language warning – sweeping the floor of figs in italy

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when your fidanzato speaks english about as well as you can speak italian, hilarity [and profanity] reigns supreme.

while both of us are worlds better at one another’s languages these days, for a while it was a patchwork system of charades, pulling out the webster’s mini italiano-inglese at inopportune moments, the sound of braincogs a-squeaking with effort and being prepared to be laughed at.
naturally at times this meant a certain touchiness: sore proud spots, not getting the joke and one of us [ok, me] getting huffy and walking off stage.

and because the stage is italiano, sometimes it meant that i’d say things i didn’t mean to say. well, i’d mean to say them, but the meaning is twofold.

take scopare, for example. this is the italian verb that means ‘to sweep’. when i first came to santa fiora i was staying in the house of the etruscan’s friend. the day before moving out, i wanted to clean the place and, not finding a dustpan or broom, sent a text to the etruscan stating this [courtesy of google translate, which, i notice has changed its definition accordingly]:

ho bisogno di scoppare il pavimento [i need to sweep the floor].

the etruscan said, ‘certo’, and nothing more. except at dinner that evening, with a lot of his friends around, he told me the ‘other’ meaning of ‘sweeping the floor’ – to have sexual intercourse – and then he proceeded to show the text to everyone who roared and applauded and when i said, ‘no no how embarrassing,’ and they all said, ‘no no…it’s nice!’

if i'd known the term, perhaps i could have worn appropriate protective attire.

if i’d known the term, perhaps i could have worn appropriate protective attire.
image from http://www.zazzle.com.au

ok. thanks, google, you degenerating search engine, you.

as in every country in the world, the expressions in italy for  and names for the genitalia of both sexes are manyfold and only doctors and starchy parents call them by their scientific names. this means there is often a double-up on names in the world in general.

take the word uccello, for example. it means ‘bird’ but also ‘dick’ … and take the word dick, it’s a diminutive of richard. weird on all sides.

another example: ‘yes i’d like a bag for the fica’ instead of ‘fico’ is not only bad for the environment to want a bag for only one fig, you have in essence asked for a bag for something that is a colloquial term for ‘lady parts’ [lady parts is not colloquial, but a euphemism - oh down the rabbit hole we could go! no double entendre intended].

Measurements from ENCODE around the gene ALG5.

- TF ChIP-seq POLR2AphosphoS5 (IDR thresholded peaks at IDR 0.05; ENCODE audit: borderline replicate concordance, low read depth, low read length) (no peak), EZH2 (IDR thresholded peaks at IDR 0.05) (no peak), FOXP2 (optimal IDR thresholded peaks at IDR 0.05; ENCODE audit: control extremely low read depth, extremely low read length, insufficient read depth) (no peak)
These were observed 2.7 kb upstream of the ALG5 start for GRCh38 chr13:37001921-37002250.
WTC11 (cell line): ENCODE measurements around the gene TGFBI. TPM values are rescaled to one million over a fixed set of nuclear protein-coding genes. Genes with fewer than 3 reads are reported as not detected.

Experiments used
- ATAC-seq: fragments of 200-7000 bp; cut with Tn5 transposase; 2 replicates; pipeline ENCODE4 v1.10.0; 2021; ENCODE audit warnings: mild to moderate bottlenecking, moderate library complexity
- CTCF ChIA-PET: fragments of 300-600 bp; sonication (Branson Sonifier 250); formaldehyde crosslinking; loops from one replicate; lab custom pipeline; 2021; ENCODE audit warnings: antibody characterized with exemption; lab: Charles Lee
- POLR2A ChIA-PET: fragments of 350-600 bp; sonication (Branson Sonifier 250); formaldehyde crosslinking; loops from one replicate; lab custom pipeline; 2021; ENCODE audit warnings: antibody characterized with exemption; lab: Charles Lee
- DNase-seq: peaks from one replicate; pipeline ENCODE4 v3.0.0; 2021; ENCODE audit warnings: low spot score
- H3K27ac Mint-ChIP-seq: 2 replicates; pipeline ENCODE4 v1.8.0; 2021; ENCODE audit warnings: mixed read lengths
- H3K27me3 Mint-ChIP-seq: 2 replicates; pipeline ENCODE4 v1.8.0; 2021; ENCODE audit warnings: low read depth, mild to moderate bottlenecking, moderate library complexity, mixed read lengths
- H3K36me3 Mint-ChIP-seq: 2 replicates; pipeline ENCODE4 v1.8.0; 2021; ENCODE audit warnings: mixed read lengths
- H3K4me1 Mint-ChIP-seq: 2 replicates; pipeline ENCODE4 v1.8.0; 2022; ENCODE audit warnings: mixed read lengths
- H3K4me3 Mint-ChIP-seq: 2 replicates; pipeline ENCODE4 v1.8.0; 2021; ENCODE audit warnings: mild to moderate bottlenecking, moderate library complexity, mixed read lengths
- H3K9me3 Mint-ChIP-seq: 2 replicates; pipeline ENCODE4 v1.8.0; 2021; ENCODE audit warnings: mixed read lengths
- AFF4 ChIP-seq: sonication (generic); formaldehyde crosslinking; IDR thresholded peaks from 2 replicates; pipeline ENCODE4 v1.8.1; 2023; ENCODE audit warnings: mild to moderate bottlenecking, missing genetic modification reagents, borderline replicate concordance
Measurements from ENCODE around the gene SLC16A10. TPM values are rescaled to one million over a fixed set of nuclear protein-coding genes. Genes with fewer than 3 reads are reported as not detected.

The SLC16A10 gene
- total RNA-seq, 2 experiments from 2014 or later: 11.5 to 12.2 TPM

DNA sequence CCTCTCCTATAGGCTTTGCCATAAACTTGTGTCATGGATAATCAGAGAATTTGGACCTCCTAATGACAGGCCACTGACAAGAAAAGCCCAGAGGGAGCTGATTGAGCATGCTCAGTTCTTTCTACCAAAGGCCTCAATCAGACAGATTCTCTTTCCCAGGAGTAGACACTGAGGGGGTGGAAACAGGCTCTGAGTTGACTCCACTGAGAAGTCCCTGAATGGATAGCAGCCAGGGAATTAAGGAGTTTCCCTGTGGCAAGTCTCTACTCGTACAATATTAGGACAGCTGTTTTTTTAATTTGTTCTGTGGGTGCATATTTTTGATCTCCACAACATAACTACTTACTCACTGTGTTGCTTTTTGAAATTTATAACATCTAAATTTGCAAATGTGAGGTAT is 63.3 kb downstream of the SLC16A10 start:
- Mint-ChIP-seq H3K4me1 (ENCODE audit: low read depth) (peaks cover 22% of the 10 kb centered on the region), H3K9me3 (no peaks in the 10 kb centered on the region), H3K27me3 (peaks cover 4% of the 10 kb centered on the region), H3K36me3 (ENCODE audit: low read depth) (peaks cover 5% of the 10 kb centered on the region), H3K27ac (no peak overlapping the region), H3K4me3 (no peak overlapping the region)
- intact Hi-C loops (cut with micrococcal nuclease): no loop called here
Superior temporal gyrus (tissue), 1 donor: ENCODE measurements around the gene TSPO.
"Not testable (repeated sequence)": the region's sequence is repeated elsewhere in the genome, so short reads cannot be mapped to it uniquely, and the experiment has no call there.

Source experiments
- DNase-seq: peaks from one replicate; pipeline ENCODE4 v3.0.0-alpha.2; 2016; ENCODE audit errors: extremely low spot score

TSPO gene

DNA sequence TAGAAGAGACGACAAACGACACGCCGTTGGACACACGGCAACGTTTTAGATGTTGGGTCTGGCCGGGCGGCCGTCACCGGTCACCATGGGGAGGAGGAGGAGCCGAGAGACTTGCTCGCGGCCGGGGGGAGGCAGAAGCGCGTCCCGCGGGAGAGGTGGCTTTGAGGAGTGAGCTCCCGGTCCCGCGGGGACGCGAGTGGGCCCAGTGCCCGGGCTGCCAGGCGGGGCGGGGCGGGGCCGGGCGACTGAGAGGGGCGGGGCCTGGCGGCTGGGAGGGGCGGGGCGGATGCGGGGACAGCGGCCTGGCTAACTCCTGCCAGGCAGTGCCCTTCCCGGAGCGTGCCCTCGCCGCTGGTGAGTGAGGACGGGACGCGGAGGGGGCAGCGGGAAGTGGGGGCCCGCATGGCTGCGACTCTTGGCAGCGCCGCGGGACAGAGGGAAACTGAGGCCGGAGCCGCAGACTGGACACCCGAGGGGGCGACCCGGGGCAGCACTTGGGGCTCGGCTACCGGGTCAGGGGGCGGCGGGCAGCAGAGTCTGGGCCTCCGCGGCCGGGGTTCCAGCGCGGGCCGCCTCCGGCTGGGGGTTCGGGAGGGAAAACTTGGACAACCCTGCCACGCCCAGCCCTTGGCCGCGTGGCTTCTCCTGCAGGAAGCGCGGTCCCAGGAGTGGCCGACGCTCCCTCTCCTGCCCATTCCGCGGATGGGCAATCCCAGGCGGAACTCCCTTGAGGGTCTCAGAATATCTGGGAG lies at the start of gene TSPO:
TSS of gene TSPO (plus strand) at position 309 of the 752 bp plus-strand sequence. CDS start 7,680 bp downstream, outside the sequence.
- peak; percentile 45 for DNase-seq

fico e salumi

fico e salumi
image from http://www.123rf.com

the amount of times i have almost said ‘fica’ instead of ‘fico’ in the shop within range of the etruscan’s hearing [intentionally and otherwise] is in itself a study in how a man can change his expression at the drop of a hat.

in my experience [too late, but it’s nice!] it pays to get the lowdown on this stuff first. find someone willing [ha!] and learn all the swearwords, the colloquial terms and the idiomatic expressions. the naughty words reside in an area of the brain aside from the rest of the language centre [there are studies on this, explaining why people with tourette’s syndrome generally spontaneously say words like ‘fuck’ and not words like ‘worldpeace’].
if nothing else, they’re useful for when you stub your toe.

so … my question to you: i want to know what embarrassing experiences have you had with swearwords, colloquialisms and twofold meanings in general?

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6 thoughts on “language warning – sweeping the floor of figs in italy

  1. Excellent! LOL! How many times has the same thing happened to me! :P Of course only to end up in mortifying situation, or googling the word later and feeling like an ‘imbecile!’.
    Not too long after I arrived, at a bar I asked for a ‘succo di pesce’ (fish juice) instead of ‘succo di pesca’ (peach juice) – not too severe, however to this day, (altho I am sure I have done this in the past), I am terrified of asking to use someone’s ‘pene’ (penis) instead of a ‘penna’ (pen)!!! ;)

      • 3 bums ago… brilliant.
        When I use my style of Italian, I carefully watch their faces for shock or horror. Normally I just see confusion in their faces or mirth. :)

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